These are symptoms that we know many women wouldn’t even come to Laredo Emergency Room to treat, even though a deadly disease is lurking underneath. That’s because the symptoms of ovarian cancer are so generalized and easily mistaken for signs of other women’s health conditions or even simply for issues with diet or stress.

Because ovarian cancer is so sly and therefore difficult to catch in its earliest stages, the best course of action for women is to become knowledgeable of their own risk factors for the disease:

  1. 1. Women of advancing age – About half of all women diagnosed with ovarian cancer are age 63 and older.
  2. 2. Women who never had children or had children later – Not having a full-term pregnancy by the age of 35 puts women at greater risk for ovarian cancer.
  3. 3. Women who have undergone IVF – In vitro fertilization treatment increases a woman’s risk of certain types of ovarian cancers.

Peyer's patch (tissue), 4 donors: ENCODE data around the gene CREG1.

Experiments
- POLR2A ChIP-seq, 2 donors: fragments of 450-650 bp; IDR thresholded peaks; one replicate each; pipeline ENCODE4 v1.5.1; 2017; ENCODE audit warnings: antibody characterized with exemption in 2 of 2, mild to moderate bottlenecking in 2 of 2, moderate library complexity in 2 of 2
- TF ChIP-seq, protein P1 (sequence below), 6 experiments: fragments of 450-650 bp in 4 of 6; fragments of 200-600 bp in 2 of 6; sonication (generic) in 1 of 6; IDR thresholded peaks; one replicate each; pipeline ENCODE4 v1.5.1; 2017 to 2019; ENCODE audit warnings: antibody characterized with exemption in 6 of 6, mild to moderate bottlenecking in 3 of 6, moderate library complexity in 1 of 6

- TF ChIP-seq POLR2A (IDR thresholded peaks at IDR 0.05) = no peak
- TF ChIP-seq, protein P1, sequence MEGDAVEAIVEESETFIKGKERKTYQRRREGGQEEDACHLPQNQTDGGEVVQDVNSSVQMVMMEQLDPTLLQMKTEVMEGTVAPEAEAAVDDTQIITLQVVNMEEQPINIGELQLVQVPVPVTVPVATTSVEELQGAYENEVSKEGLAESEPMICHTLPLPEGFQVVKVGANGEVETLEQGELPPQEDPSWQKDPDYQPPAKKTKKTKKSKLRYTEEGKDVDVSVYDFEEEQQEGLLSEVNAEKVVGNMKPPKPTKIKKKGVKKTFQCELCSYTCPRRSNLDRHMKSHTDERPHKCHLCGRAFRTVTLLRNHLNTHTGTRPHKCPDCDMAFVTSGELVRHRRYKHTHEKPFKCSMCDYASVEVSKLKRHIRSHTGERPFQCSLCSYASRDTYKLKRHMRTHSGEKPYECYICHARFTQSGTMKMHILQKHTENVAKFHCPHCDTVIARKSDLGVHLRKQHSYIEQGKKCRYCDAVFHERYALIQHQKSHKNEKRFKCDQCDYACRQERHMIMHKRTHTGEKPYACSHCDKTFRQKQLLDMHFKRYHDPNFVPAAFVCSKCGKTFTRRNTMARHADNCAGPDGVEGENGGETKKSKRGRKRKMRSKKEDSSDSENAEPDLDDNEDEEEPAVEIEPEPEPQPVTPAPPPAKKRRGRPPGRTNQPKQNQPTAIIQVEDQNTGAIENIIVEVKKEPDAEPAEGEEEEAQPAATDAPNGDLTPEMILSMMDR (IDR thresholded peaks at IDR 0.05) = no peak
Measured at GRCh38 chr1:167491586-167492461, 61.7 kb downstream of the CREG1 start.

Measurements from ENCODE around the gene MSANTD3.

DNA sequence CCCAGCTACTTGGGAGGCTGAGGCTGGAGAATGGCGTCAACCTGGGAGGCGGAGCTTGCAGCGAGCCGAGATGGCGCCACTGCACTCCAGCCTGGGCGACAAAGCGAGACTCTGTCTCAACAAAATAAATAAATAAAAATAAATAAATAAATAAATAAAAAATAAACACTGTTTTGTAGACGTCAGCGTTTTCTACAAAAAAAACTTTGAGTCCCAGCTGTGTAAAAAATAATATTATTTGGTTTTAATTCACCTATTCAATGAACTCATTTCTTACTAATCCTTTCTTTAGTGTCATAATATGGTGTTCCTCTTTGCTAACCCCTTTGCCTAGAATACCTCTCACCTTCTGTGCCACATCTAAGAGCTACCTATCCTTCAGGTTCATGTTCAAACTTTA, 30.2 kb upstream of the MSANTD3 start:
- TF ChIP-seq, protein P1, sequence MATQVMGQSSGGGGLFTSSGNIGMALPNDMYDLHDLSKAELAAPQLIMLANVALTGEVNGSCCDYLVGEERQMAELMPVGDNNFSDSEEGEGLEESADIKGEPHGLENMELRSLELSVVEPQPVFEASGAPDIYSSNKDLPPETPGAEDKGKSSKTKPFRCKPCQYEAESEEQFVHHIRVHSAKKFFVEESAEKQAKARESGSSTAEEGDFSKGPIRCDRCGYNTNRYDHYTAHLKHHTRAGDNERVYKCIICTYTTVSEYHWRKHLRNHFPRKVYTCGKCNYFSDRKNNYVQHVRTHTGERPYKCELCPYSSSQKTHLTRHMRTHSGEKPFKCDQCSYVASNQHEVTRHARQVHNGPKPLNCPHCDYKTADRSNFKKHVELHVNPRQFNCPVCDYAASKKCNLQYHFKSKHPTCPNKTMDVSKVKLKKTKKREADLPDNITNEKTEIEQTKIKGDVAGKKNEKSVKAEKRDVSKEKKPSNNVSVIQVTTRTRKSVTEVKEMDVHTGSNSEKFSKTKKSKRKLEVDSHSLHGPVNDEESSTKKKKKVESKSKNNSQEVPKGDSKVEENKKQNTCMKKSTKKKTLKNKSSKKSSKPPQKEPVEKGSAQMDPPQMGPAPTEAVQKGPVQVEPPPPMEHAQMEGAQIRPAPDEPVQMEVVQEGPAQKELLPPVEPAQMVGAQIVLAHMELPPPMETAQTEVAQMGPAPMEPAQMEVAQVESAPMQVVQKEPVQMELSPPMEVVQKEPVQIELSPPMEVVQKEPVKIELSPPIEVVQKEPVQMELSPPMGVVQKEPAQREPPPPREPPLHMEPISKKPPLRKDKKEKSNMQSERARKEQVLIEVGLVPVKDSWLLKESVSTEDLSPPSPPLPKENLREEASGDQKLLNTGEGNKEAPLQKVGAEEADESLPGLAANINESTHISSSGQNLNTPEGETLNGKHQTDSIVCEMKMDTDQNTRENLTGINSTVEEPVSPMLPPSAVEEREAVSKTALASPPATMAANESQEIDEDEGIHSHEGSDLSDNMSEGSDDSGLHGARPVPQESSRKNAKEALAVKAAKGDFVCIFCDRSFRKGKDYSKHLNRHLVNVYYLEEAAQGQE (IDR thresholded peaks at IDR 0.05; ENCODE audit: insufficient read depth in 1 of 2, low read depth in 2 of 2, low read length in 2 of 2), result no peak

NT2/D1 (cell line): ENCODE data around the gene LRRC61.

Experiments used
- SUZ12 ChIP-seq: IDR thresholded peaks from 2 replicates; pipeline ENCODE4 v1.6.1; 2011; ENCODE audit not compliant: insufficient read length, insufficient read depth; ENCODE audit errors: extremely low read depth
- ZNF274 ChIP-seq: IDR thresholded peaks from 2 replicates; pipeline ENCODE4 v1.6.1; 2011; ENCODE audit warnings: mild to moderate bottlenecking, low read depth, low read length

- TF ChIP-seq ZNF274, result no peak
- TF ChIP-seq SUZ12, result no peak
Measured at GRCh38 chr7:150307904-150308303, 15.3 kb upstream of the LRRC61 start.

4. 4. Women who take hormone therapy – Using estrogens after menopause can increase a woman’s risk for ovarian cancer.
  5. 5. Women with a personal or family history of cancers – If a woman has had breast cancer – or has a family history of breast or ovarian cancer – she is at greater risk.

While knowing your personal risk factors for ovarian cancer and any women’s health concerns can help you become more self-awareand more likely to start the right kinds of conversation with your physician


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22/Feb/2019

Once we clock in at work, it’s easy to focus simply on getting the job done. We want to be productive. We want to meet deadlines and goals. Even work in a few moments here and there to socialize with coworkers. But too often what falls by the wayside, forgotten and neglected, is our health.